When EH and Tenet characterized this time frame as a period of negotiation, they implied a two-sided process that would end in a mutually beneficial arrangement. Tenet invested time and money in the acquision process, and ultimately withdrew because criteria were not met.   EH invested time and hope into the process.  They continued to lose money in this good faith period. 

EH currently continues its search for a viable capital partner.  Given the negotiation style of Tenet, EH may well be better off with a different partner.

References

            Harper, T. (2001).  Has Easton Hospital found its partner? (2001, February 26).  Eastern Pennsylvania Business Journal, 12, (8) p.1.  Retrieved June 13, 2001 from ProQuest 5000 database (Research Library Periodicals) on the World Wide Web: http://www.apollolibrary.com and http://proquest.umi.com/pqdweb

            McDermott, J. (2001).  Can private company heal Easton Hospital?  Tenet Healthcare might take it over.  Meanwhile, doctors are split on where to place blame.  (2001, April 30).  Morning Call, p. A1. Retrieved June 16, 2001 from ProQuest 5000 database (Research Library Periodicals) on the World Wide Web: http://www.apollolibrary.com and http://proquest.umi.com/pqdweb

            McDermott, J. (2001).  Tenet calls off talks with Easton Hospital.  Official at financially troubled facility says it will keep searching for a partner.  (2001, May 5).  Morning Call, p. B1. Retrieved June 16, 2001 from ProQuest 5000 database (Research Library Periodicals) on the World Wide Web: http://www.apollolibrary.com and http://proquest.umi.com/pqdweb

            Prospect of new kind of hospital raises questions.  (2001, February 27).  Morning Call, p. A10. Retrieved June 13, 2001 from ProQuest 5000 database (Research Library Periodicals) on the World Wide Web: http://www.apollolibrary.com and http://proquest.umi.com/pqdweb

            Sharp, K. (2000).  Hospital chain out of recovery But while Tenet Healthcare has grown very profitable, workers are discontent.  (2000, August 20).  Orange County Register, p. K01. .  Retrieved June 13, 2001 from ProQuest 5000 database (Research Library Periodicals) on the World Wide Web: http://www.apollolibrary.com and http://proquest.umi.com/pqdweb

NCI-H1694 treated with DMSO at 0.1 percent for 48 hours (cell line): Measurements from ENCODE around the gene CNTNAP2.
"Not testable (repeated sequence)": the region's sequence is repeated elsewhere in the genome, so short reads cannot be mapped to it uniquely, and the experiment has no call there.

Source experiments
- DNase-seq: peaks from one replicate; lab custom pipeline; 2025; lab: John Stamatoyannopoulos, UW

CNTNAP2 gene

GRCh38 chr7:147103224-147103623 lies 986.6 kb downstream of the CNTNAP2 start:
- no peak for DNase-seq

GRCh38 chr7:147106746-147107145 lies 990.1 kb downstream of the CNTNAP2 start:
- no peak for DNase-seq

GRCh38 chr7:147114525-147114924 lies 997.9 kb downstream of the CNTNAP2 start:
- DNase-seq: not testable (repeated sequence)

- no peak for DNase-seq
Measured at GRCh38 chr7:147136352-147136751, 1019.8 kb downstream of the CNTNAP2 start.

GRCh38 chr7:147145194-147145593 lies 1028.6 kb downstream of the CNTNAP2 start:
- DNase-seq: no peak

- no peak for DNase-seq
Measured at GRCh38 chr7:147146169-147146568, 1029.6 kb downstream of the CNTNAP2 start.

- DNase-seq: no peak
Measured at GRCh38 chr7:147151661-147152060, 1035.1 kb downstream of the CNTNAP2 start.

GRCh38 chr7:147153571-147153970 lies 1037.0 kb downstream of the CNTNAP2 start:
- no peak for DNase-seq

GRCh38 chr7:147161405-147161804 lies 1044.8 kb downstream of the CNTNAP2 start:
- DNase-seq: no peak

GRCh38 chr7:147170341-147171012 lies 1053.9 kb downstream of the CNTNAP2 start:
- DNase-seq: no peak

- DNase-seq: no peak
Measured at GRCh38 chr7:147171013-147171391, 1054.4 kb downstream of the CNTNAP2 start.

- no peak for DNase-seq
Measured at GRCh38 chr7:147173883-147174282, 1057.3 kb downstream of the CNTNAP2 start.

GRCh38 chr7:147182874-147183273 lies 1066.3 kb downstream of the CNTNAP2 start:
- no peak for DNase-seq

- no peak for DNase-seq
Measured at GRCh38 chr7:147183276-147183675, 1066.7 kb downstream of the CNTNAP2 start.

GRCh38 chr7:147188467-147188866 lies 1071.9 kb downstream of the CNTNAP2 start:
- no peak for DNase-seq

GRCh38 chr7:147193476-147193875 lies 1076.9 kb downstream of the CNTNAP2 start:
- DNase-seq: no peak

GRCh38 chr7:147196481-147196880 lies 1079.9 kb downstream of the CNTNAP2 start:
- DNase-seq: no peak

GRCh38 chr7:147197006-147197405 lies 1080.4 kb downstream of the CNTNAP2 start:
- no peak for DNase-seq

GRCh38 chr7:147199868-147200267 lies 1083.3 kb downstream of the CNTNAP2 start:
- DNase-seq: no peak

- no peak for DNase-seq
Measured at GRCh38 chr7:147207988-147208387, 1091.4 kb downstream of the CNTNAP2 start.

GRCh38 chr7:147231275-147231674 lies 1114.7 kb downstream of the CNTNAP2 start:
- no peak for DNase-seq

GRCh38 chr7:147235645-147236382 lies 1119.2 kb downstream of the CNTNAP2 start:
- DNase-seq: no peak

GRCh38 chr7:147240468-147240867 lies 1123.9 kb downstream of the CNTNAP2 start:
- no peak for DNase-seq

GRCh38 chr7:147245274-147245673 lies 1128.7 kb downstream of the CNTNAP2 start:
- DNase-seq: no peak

Smithee, A., (2001).  Easton Hospital can be a leader.  (2001, May 13). Morning Call, p. A16. Retrieved June 16, 2001 from ProQuest 5000 database (Research Library Periodicals) on the World Wide Web: http://www.apollolibrary.com and http://proquest.umi.com/pqdweb

            Wildrick, K.H. (2001).  Easton offers fine patient care. Morning Call, p. A14. Retrieved June 16, 2001 from ProQuest 5000 database (Research Library Periodicals) on the World Wide Web: http://www.apollolibrary.com and http://proquest.umi.com/pqdweb

            Wlazelek, A. (2001).  Easton hospital looks to Tenet for aid.  If negotiations succeed, it would become the region’s first for-profit hospital.  (2001, February 24).  Morning Call, p. A3. Retrieved June 13, 2001 from ProQuest 5000 database (Research Library Periodicals) on the World Wide Web: http://www.apollolibrary.com and http://proquest.umi.com/pqdweb

This article Copyright 2001 by Collen Davenport.  For her book reviews on Amazon.com, visit:

http://www.amazon.com/exec/obidos/tg/cm/member-reviews/-/A3HJFLUFH8135Q/104-8305561-8649557

The copyright to this article remains in the author.  Copyright assertations by Stephen R. Marsh are as to Navigation Elements only on this page.


Copyright 2001 Stephen R. Marsh